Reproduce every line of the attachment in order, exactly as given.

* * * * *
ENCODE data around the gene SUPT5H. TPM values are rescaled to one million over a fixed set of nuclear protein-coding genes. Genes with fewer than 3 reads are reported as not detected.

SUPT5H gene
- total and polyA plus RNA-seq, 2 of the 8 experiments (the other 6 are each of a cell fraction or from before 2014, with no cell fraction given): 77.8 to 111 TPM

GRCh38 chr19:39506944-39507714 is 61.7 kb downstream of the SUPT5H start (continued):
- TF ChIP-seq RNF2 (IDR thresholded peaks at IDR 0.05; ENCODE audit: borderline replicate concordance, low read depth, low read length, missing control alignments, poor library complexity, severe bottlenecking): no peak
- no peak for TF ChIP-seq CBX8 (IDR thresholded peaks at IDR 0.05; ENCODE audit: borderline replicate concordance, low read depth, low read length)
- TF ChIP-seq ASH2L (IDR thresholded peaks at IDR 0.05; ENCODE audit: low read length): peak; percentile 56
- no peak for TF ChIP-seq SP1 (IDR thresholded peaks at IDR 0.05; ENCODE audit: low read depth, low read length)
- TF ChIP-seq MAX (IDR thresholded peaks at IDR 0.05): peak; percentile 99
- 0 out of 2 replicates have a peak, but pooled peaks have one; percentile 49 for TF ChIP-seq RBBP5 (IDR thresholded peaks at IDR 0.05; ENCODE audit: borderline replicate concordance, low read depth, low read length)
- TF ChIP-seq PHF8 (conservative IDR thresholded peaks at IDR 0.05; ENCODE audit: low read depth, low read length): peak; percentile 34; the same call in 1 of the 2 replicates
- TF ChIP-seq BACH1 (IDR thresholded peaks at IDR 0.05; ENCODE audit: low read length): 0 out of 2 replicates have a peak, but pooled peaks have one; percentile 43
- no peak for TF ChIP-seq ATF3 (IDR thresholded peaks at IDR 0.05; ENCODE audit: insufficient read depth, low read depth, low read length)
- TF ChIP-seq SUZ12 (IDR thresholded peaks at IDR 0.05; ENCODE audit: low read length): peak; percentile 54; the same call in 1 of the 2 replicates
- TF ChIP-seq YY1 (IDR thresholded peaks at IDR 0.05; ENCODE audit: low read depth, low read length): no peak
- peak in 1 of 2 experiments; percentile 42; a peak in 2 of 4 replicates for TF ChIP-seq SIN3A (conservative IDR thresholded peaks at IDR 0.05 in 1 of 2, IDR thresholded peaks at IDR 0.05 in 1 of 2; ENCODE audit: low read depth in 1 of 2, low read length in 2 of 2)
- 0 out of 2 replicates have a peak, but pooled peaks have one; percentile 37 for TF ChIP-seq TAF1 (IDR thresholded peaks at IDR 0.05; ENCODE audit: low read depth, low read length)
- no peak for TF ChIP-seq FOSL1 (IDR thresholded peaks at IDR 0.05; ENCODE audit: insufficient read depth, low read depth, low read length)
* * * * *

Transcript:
ENCODE data around the gene SUPT5H. TPM values are rescaled to one million over a fixed set of nuclear protein-coding genes. Genes with fewer than 3 reads are reported as not detected.

SUPT5H gene
- total and polyA plus RNA-seq, 2 of the 8 experiments (the other 6 are each of a cell fraction or from before 2014, with no cell fraction given): 77.8 to 111 TPM

GRCh38 chr19:39506944-39507714 is 61.7 kb downstream of the SUPT5H start (continued):
- TF ChIP-seq RNF2 (IDR thresholded peaks at IDR 0.05; ENCODE audit: borderline replicate concordance, low read depth, low read length, missing control alignments, poor library complexity, severe bottlenecking): no peak
- no peak for TF ChIP-seq CBX8 (IDR thresholded peaks at IDR 0.05; ENCODE audit: borderline replicate concordance, low read depth, low read length)
- TF ChIP-seq ASH2L (IDR thresholded peaks at IDR 0.05; ENCODE audit: low read length): peak; percentile 56
- no peak for TF ChIP-seq SP1 (IDR thresholded peaks at IDR 0.05; ENCODE audit: low read depth, low read length)
- TF ChIP-seq MAX (IDR thresholded peaks at IDR 0.05): peak; percentile 99
- 0 out of 2 replicates have a peak, but pooled peaks have one; percentile 49 for TF ChIP-seq RBBP5 (IDR thresholded peaks at IDR 0.05; ENCODE audit: borderline replicate concordance, low read depth, low read length)
- TF ChIP-seq PHF8 (conservative IDR thresholded peaks at IDR 0.05; ENCODE audit: low read depth, low read length): peak; percentile 34; the same call in 1 of the 2 replicates
- TF ChIP-seq BACH1 (IDR thresholded peaks at IDR 0.05; ENCODE audit: low read length): 0 out of 2 replicates have a peak, but pooled peaks have one; percentile 43
- no peak for TF ChIP-seq ATF3 (IDR thresholded peaks at IDR 0.05; ENCODE audit: insufficient read depth, low read depth, low read length)
- TF ChIP-seq SUZ12 (IDR thresholded peaks at IDR 0.05; ENCODE audit: low read length): peak; percentile 54; the same call in 1 of the 2 replicates
- TF ChIP-seq YY1 (IDR thresholded peaks at IDR 0.05; ENCODE audit: low read depth, low read length): no peak
- peak in 1 of 2 experiments; percentile 42; a peak in 2 of 4 replicates for TF ChIP-seq SIN3A (conservative IDR thresholded peaks at IDR 0.05 in 1 of 2, IDR thresholded peaks at IDR 0.05 in 1 of 2; ENCODE audit: low read depth in 1 of 2, low read length in 2 of 2)
- 0 out of 2 replicates have a peak, but pooled peaks have one; percentile 37 for TF ChIP-seq TAF1 (IDR thresholded peaks at IDR 0.05; ENCODE audit: low read depth, low read length)
- no peak for TF ChIP-seq FOSL1 (IDR thresholded peaks at IDR 0.05; ENCODE audit: insufficient read depth, low read depth, low read length)